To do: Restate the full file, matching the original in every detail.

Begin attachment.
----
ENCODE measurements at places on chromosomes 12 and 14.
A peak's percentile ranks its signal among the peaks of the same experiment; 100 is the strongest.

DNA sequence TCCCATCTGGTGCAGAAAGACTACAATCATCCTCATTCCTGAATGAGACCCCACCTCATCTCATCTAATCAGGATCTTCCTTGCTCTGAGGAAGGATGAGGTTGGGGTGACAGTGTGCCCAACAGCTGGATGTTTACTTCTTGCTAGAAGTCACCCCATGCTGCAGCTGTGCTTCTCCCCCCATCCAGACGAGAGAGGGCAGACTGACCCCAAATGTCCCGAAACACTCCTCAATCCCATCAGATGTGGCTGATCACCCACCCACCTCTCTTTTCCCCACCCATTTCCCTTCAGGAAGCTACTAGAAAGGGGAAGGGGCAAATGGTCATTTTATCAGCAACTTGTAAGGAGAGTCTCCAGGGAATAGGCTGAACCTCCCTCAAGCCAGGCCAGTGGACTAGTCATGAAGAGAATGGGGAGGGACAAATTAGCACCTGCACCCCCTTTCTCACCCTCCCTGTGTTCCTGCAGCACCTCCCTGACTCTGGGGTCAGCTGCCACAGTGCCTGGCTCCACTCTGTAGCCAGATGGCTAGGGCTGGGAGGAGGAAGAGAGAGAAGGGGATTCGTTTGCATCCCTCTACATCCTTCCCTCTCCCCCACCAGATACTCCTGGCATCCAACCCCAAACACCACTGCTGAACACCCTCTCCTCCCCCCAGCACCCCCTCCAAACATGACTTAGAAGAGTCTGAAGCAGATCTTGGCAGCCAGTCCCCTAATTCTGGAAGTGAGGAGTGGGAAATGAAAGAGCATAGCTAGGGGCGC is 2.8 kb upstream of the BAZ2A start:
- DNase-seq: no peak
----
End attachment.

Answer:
ENCODE measurements at places on chromosomes 12 and 14.
A peak's percentile ranks its signal among the peaks of the same experiment; 100 is the strongest.

DNA sequence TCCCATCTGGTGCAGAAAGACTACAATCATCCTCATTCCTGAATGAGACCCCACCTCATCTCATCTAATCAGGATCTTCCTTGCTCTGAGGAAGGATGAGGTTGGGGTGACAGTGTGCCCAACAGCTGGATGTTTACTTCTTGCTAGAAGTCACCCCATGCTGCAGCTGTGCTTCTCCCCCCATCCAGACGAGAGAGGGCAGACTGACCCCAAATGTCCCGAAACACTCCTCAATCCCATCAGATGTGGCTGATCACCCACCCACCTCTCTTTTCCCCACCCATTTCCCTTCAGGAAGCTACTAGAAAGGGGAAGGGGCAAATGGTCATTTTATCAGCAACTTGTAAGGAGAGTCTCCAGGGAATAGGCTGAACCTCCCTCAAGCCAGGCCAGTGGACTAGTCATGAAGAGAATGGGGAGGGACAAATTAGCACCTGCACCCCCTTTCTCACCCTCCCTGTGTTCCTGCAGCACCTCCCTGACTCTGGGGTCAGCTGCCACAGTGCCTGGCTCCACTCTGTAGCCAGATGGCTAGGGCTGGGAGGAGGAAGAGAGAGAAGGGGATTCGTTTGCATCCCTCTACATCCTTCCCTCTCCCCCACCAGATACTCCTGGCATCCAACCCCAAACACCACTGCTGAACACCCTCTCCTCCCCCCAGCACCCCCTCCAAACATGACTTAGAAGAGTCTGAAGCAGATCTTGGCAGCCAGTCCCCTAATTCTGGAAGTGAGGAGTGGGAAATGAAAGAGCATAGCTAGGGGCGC is 2.8 kb upstream of the BAZ2A start:
- DNase-seq: no peak